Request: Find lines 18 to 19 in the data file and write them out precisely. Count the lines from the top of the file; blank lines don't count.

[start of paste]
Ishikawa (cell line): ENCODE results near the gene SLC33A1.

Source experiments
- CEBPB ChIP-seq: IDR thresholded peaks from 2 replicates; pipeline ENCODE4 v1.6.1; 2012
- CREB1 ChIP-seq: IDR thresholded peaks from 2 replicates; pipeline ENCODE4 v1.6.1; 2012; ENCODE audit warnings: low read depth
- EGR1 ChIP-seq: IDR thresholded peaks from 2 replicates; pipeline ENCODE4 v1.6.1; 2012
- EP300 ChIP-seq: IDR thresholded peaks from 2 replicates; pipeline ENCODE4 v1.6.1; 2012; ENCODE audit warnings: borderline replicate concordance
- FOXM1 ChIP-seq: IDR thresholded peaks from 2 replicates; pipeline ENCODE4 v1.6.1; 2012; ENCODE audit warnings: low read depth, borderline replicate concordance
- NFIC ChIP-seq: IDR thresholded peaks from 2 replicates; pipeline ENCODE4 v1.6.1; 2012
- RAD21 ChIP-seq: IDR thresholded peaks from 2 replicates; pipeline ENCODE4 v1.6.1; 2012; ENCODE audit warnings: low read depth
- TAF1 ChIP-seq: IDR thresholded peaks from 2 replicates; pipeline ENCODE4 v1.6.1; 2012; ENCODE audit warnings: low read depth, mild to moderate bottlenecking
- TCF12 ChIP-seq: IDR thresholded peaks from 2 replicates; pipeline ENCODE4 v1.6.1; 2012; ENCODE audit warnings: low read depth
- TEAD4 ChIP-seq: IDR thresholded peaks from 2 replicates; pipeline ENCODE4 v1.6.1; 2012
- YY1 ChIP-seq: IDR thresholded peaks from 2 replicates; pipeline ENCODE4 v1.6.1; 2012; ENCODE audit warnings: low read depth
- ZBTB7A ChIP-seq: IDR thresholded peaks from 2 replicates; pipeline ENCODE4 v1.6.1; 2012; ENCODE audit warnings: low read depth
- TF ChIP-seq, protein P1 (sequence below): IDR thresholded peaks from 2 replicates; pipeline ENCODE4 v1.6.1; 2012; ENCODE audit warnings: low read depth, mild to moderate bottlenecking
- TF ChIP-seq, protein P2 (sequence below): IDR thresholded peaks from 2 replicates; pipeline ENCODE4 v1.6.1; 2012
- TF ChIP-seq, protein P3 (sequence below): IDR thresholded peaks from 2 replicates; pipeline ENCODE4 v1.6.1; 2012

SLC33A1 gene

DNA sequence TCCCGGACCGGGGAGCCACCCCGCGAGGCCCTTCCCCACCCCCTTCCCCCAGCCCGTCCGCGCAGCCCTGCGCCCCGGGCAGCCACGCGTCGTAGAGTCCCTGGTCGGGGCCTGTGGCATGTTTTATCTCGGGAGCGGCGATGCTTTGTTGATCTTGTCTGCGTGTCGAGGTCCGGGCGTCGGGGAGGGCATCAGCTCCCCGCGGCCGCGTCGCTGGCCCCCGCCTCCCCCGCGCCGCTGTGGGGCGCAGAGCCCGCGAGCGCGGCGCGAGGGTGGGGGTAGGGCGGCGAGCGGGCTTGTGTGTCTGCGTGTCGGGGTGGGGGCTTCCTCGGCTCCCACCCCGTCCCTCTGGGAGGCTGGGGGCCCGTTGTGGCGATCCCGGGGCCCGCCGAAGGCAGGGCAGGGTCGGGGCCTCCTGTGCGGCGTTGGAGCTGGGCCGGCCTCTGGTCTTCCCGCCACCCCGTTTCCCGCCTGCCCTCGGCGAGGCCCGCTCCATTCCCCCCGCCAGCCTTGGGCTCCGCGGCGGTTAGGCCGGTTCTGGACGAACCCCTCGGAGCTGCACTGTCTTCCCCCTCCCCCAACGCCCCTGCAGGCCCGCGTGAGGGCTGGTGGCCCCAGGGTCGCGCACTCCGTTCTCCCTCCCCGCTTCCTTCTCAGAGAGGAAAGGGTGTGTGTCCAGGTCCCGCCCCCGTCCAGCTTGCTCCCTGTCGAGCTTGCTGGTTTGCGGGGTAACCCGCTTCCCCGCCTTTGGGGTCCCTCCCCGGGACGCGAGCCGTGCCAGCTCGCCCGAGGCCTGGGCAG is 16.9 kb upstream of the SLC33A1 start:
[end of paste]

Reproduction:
SLC33A1 gene

DNA sequence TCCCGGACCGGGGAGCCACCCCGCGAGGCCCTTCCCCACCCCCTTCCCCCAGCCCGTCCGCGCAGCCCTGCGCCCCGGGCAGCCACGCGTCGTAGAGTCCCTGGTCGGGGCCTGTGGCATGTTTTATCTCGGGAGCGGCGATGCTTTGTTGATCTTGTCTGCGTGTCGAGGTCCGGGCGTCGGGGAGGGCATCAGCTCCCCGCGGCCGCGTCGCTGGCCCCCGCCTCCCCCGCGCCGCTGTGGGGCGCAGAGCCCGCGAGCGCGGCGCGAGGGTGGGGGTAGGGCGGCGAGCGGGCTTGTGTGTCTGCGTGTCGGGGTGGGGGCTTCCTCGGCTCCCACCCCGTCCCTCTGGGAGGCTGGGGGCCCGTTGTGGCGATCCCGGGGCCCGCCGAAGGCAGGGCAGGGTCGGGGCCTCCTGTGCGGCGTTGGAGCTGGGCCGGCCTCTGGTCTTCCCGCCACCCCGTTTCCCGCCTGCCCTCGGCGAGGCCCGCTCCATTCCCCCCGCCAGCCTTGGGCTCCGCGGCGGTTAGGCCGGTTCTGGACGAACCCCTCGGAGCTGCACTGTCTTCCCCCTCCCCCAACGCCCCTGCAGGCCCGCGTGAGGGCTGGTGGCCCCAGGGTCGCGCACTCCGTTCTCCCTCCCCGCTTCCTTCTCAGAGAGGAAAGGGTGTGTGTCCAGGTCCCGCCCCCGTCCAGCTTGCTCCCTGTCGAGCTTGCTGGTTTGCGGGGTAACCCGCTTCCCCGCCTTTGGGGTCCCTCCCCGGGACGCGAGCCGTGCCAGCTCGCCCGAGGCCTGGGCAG is 16.9 kb upstream of the SLC33A1 start: